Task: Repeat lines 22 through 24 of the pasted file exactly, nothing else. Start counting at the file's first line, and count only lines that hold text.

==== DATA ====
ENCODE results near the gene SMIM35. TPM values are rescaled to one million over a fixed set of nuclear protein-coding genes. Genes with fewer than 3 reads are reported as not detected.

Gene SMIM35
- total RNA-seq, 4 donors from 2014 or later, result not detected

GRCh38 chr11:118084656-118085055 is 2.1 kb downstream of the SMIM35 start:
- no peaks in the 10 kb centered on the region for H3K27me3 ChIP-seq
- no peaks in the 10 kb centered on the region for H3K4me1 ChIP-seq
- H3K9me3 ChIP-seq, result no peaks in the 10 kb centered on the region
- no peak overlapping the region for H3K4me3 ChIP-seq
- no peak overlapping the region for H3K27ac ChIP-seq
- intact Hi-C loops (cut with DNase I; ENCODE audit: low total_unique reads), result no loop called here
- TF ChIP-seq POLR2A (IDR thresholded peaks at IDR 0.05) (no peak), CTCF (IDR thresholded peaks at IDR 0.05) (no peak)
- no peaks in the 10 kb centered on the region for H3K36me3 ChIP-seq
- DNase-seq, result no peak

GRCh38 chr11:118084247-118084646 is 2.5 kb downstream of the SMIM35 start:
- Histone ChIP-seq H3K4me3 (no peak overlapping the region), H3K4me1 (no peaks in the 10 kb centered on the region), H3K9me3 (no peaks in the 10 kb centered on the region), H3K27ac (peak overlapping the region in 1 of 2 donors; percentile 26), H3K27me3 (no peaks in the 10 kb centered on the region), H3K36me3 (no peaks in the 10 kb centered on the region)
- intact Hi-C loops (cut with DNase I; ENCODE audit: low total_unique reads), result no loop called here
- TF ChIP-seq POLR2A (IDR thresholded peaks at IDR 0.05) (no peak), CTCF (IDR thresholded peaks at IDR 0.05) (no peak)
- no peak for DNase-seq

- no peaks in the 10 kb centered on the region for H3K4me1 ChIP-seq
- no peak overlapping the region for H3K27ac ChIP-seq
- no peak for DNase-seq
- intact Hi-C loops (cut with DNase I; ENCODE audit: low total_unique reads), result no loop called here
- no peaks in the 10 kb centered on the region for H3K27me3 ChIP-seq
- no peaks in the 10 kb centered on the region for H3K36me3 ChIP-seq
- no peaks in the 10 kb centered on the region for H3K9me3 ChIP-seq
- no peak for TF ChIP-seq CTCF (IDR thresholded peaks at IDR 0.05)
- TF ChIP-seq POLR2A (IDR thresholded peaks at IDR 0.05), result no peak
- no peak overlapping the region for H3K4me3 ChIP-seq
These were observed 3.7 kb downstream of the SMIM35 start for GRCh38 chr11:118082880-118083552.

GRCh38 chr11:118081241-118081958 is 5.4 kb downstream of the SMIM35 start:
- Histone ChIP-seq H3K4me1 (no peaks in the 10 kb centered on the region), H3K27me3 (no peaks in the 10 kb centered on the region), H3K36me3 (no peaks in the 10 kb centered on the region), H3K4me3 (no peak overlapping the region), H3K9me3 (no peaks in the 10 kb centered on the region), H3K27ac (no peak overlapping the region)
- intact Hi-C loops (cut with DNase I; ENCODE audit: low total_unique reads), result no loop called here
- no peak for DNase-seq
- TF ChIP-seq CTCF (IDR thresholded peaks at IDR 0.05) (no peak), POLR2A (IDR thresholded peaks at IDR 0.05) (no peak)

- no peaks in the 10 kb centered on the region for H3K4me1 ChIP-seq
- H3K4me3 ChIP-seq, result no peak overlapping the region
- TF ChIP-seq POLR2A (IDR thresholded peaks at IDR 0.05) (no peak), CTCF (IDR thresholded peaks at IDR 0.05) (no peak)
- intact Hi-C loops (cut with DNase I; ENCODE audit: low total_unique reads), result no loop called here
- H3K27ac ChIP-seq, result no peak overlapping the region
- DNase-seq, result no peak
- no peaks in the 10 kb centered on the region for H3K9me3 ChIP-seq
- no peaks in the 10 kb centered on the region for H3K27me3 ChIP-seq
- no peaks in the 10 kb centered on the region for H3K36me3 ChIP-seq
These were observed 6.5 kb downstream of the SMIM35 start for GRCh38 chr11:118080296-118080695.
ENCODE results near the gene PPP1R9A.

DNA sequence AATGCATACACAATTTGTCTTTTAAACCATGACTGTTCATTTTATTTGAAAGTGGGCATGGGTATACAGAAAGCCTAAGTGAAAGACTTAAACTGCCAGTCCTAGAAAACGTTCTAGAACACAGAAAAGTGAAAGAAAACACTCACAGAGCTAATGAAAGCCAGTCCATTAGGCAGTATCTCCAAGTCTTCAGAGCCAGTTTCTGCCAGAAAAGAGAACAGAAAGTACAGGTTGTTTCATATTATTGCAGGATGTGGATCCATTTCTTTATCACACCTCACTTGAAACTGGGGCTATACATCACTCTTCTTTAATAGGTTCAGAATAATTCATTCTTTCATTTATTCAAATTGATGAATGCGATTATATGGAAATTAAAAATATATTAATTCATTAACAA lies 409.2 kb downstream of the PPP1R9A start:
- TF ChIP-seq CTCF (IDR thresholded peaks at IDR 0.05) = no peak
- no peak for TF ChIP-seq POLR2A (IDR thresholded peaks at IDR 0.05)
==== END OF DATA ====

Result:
- intact Hi-C loops (cut with DNase I; ENCODE audit: low total_unique reads), result no loop called here
- no peaks in the 10 kb centered on the region for H3K27me3 ChIP-seq
- no peaks in the 10 kb centered on the region for H3K36me3 ChIP-seq